The design workload was divided equally between myself and my design colleague; however, we still worked closely and regularly convened to brainstorm and conceptualise together, feeding off of each other’s ideas and creativity.
Mapping out the user flows
In this phase, I mapped out all the use cases (all the actions the users can do on the system) for my part of the design work, to know what the users would need to do step-by-step to achieve their tasks. This exercise would serve as the blueprints for the graphical user interface. Once this was all mapped out, the other designer and I joined our diagrams to make sure they worked together.
Buckle up your creativity belt; it’s time for design blast-off into wireframes
So finally, at this point, I could start to conceptualise the design of the new MediaCMS screens and translate my concepts into visual form. For this phase, I created wireframes to define how the users would physically interact with the system to be able to complete the use cases mapped out in the user flows.
Prototyping and testing
I created simple click-through prototypes to validate the high-level concepts and task flows of the system. These were validated with the product manager and the users and then iterated upon if needed.
High fidelity visuals and the pattern library
Once the wireframes were validated, I was made responsible for defining the look and feel of the product. Once the visuals were validated, the other designer then used the defined visuals to create his part of the design work. For this, we used a collaborative design tool where we could work on one document simultaneously, which made our jobs much easier as we were able to work faster and more efficiently.
Upon arriving at the company, I had built a pattern library of components, which was then implemented by the front-end team, that would be used across all BCE software products. This design system was used for the redesign of the MediaCMS as well, however, given that this was a complex system with more elements and components than the other company applications, most of the components for the graphical user interface had to be built from scratch. They were then added into the first version of the pattern library.
Once the interfaces were validated with the stakeholders, the front-end developers would then implement the designs.
The users were then given access to a beta version where they could test the platform. I gave them a couple of days to use this test version and perform their usual tasks. Afterwards, my colleague and I got their feedback in usability sessions that were organised and conducted very similarly to the first ones where everything was captured for post-test analysis. From the feedback we received, any existing problems we identified were analysed and prioritised by level of impact on the product and, if not easy to implement or crucial to the usability of the tool, were placed in the product backlog for future development.
Example insights from the usability tests (excluding known bugs/defects):
- Users had a hard time trying to read the font when it was presented with a thin weight.
- Multiple users did not know or could not find an easy way to perform a global search on the media content list page.
- They could not find the notifications history, which is hidden within the small bell icon on the top navigation bar.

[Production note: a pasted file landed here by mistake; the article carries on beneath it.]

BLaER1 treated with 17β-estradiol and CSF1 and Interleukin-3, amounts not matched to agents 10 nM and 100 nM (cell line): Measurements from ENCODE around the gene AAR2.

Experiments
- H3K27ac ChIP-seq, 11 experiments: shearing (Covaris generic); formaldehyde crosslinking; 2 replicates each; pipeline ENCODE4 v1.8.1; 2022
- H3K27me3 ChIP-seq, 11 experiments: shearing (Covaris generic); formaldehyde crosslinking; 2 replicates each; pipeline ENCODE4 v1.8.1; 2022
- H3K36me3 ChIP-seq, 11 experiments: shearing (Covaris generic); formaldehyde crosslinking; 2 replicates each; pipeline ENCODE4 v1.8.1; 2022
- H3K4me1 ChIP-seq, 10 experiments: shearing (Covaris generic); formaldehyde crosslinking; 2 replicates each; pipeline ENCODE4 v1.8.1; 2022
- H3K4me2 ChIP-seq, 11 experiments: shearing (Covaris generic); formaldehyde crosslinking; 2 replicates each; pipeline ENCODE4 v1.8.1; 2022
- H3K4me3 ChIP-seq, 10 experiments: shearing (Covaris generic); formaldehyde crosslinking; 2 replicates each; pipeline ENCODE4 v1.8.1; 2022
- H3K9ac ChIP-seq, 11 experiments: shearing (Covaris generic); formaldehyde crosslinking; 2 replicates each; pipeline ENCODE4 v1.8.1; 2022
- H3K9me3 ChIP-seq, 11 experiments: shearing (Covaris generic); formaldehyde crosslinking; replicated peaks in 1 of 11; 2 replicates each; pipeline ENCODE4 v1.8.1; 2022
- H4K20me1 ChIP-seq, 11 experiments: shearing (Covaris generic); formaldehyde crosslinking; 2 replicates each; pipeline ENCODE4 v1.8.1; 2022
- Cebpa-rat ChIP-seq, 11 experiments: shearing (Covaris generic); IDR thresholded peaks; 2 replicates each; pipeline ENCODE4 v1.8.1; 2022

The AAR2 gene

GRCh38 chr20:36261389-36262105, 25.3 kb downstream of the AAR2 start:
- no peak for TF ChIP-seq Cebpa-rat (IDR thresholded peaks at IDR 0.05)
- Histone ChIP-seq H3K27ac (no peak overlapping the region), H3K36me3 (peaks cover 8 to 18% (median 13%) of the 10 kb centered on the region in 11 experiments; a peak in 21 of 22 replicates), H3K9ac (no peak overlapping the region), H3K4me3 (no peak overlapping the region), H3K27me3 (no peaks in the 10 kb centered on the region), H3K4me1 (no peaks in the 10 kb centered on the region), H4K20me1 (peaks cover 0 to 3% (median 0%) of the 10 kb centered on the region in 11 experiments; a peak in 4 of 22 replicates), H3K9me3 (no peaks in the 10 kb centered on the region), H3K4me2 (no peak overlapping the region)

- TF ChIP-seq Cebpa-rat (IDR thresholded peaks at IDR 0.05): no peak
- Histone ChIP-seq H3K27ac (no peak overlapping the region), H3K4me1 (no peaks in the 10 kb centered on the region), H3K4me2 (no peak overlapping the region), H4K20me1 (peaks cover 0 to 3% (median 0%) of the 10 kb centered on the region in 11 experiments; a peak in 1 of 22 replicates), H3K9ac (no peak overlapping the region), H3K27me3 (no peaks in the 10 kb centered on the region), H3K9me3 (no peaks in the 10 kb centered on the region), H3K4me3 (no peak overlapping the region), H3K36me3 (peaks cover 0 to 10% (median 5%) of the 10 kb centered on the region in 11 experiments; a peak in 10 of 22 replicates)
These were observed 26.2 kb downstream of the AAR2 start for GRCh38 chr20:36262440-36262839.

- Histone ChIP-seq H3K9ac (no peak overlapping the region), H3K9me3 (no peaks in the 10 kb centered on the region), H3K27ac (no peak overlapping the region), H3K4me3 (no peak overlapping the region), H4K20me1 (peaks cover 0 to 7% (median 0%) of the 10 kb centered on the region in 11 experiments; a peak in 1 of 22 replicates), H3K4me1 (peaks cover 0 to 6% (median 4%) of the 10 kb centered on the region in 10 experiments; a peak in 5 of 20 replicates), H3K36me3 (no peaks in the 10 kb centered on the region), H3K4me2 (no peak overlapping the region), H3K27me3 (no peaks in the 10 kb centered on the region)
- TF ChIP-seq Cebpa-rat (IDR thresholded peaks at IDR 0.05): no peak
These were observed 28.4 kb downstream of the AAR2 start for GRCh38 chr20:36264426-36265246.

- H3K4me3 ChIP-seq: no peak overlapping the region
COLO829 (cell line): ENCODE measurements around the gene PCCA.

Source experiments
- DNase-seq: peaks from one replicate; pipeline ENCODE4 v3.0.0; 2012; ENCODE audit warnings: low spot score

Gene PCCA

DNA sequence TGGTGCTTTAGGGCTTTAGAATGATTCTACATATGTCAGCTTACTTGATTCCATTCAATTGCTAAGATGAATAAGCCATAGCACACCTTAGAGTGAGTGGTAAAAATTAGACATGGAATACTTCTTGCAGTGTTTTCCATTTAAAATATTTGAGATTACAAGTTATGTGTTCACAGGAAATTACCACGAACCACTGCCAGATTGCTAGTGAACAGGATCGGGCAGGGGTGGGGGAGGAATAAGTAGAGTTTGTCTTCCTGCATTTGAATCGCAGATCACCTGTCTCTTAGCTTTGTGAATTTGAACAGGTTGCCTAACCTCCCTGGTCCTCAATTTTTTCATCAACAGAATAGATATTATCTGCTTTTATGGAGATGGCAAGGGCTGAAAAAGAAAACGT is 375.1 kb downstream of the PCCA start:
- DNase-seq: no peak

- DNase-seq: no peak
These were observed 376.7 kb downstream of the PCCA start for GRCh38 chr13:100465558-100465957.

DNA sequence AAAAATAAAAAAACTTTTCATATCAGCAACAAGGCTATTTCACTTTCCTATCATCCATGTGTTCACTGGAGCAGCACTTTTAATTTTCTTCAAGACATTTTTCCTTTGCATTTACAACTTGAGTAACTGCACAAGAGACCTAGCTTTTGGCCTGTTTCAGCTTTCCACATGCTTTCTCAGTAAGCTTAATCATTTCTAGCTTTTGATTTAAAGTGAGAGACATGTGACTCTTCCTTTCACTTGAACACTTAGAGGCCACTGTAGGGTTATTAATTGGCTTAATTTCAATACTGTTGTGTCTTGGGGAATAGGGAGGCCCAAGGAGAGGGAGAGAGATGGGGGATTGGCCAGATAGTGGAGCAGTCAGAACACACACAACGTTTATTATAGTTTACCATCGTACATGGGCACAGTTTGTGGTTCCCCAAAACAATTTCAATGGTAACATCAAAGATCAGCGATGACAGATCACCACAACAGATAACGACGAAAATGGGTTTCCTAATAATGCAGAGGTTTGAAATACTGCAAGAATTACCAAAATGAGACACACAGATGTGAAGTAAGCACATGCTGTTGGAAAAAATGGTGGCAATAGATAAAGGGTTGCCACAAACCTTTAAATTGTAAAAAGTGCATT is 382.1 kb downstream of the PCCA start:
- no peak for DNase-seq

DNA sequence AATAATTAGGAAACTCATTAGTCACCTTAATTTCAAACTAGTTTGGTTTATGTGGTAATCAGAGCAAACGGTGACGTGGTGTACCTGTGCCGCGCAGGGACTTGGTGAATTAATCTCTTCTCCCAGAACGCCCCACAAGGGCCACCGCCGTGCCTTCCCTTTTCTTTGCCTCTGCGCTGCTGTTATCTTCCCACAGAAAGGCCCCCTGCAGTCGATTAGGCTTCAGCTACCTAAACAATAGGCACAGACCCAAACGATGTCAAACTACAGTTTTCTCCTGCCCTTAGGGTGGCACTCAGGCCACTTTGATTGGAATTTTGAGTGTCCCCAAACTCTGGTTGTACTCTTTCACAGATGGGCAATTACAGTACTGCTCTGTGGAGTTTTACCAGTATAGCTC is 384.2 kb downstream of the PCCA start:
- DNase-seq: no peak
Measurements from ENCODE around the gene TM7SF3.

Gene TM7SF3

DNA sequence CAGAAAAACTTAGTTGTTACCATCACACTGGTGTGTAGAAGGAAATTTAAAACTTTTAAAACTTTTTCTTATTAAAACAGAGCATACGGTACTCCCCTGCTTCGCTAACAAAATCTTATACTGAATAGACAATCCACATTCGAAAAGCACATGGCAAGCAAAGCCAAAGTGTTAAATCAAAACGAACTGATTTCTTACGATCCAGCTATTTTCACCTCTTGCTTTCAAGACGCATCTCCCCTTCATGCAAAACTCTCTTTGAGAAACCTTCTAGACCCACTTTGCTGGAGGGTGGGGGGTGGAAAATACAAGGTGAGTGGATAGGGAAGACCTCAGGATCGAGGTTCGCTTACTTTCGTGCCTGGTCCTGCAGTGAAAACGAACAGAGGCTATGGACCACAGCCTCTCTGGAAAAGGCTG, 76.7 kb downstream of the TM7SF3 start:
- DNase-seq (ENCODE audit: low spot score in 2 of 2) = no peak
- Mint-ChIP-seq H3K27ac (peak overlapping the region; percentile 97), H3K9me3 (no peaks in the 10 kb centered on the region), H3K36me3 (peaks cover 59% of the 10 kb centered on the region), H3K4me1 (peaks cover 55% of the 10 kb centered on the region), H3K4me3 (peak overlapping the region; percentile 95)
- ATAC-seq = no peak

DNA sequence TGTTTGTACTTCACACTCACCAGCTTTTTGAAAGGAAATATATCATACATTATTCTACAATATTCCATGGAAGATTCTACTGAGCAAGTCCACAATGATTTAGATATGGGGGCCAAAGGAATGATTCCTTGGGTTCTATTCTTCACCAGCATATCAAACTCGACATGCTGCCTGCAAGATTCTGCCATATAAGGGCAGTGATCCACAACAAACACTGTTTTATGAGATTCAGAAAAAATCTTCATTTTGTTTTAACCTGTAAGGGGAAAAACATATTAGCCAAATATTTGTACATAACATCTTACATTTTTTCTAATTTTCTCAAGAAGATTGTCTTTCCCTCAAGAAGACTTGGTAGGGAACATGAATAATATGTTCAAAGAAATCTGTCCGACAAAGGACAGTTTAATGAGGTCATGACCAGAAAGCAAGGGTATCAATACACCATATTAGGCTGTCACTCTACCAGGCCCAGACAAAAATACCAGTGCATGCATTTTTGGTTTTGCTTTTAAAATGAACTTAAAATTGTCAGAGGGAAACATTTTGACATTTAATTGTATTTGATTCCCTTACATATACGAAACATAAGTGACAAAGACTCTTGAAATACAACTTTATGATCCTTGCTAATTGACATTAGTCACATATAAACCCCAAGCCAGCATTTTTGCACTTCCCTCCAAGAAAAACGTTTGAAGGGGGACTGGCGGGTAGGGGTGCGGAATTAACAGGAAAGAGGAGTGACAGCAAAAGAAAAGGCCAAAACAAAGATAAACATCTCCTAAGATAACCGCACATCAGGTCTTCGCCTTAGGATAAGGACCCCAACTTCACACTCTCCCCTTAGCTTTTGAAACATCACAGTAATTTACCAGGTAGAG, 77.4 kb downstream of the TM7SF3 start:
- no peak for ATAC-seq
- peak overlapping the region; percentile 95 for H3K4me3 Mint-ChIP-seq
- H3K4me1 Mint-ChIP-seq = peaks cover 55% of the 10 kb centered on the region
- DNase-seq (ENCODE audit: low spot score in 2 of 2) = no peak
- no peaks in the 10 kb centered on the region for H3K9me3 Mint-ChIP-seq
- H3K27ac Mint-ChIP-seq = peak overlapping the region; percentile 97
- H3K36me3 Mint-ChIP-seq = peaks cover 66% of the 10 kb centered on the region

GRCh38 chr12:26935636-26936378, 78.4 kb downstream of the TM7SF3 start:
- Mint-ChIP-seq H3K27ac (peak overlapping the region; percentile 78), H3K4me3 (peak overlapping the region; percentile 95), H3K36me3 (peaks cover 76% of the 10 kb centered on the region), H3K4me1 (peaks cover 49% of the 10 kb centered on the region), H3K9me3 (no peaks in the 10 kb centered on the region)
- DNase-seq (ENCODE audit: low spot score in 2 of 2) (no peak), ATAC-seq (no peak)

So far, no major workflow problems were identified, only minor bugs and interface fixes that were easily fixed. It’s always a great feeling to discover ways in which we can continuously provide a better experience for the users.
A lean UX approach to software development
Even though this process may be described linearly, for our team, this was an ongoing process of investigation, making assumptions, defining solutions, testing with the users, learning, prioritising and making adjustments, in a constant iterative cycle. This approach allows us to keep the product relevant and usable for the users.
An important lesson
Something quite valuable the entire product development team (designers included) learned was not to underestimate the power and value of testing/validating design concepts with the stakeholders and users before both implementing the designs and developing the back-end.
We received a lot of positive remarks from the users, the internal employees, stating with excitement, how happy they were to see the product evolve and meet their needs. They were also very appreciative of how involved we kept them throughout the process and how they could see their input making a difference.
“It’s nice that we can take a look behind the scenes from time to time to test the interface and it’s even nicer to see our problems being resolved.” MediaCMS user.
The biggest challenge in designing a complex system was taking all the different networked parts into account, making sure that they work well together and in multiple combinations. I found that I could overcome this by interviewing all the stakeholders involved to get feedback on how their parts work but also on how they connect and then map out that visual structure for a clear and concise overview.
Centring the design process around the users was a clear benefit for them and me as well (the entire team really). It is rewarding to watch the users, in the usability testing sessions, be able to use the tool as expected and to see that all our effort is having a positive impact on their work.
Currently, we are working on testing the implemented designs to prepare the new tool for its first release. We look forward to testing, refining, and improving the system regularly once it is deployed. All the redesign participants have high hopes for the added value it will bring the company.